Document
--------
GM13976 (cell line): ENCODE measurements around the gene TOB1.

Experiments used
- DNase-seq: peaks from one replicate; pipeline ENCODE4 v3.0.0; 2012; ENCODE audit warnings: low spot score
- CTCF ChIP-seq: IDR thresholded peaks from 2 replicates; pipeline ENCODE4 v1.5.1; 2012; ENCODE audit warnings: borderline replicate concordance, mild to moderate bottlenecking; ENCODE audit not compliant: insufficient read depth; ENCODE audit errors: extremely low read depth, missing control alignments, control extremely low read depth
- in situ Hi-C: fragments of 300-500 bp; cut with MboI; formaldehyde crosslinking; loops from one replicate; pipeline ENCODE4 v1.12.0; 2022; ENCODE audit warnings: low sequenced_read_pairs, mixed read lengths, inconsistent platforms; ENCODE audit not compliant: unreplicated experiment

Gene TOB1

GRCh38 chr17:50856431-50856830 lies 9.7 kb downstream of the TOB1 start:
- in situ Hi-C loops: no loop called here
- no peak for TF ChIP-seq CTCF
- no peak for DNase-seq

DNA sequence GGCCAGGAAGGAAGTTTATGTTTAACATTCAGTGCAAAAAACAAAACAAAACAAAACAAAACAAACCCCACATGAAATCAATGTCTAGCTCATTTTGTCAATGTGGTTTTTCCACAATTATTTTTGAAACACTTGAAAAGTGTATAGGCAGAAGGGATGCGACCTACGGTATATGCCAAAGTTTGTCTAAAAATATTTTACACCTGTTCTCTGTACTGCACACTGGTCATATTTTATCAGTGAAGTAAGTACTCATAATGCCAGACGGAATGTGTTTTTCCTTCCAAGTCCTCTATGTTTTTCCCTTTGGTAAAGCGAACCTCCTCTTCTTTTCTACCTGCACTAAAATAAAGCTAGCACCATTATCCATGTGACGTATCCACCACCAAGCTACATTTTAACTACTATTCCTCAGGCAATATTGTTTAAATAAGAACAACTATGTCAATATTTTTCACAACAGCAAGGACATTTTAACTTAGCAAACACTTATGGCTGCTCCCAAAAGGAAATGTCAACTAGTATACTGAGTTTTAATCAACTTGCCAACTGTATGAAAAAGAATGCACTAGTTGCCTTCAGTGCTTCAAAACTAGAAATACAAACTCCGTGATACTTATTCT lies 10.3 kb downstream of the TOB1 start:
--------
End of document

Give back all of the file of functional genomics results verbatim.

GM13976 (cell line): ENCODE measurements around the gene TOB1.

Experiments used
- DNase-seq: peaks from one replicate; pipeline ENCODE4 v3.0.0; 2012; ENCODE audit warnings: low spot score
- CTCF ChIP-seq: IDR thresholded peaks from 2 replicates; pipeline ENCODE4 v1.5.1; 2012; ENCODE audit warnings: borderline replicate concordance, mild to moderate bottlenecking; ENCODE audit not compliant: insufficient read depth; ENCODE audit errors: extremely low read depth, missing control alignments, control extremely low read depth
- in situ Hi-C: fragments of 300-500 bp; cut with MboI; formaldehyde crosslinking; loops from one replicate; pipeline ENCODE4 v1.12.0; 2022; ENCODE audit warnings: low sequenced_read_pairs, mixed read lengths, inconsistent platforms; ENCODE audit not compliant: unreplicated experiment

Gene TOB1

GRCh38 chr17:50856431-50856830 lies 9.7 kb downstream of the TOB1 start:
- in situ Hi-C loops: no loop called here
- no peak for TF ChIP-seq CTCF
- no peak for DNase-seq

DNA sequence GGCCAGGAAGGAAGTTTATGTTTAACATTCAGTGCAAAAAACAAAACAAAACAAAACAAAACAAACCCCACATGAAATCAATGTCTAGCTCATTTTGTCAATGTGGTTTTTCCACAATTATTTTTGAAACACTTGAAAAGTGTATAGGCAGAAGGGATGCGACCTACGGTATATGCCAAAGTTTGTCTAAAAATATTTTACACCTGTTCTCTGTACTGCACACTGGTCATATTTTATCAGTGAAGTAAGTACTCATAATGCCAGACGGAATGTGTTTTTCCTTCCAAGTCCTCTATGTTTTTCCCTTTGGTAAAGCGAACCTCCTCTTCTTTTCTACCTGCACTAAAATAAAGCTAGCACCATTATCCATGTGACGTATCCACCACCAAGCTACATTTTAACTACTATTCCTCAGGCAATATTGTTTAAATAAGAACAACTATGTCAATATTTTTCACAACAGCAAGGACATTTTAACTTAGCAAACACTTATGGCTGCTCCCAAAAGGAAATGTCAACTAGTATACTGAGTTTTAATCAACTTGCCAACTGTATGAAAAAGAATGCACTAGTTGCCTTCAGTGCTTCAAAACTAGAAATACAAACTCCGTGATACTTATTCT lies 10.3 kb downstream of the TOB1 start: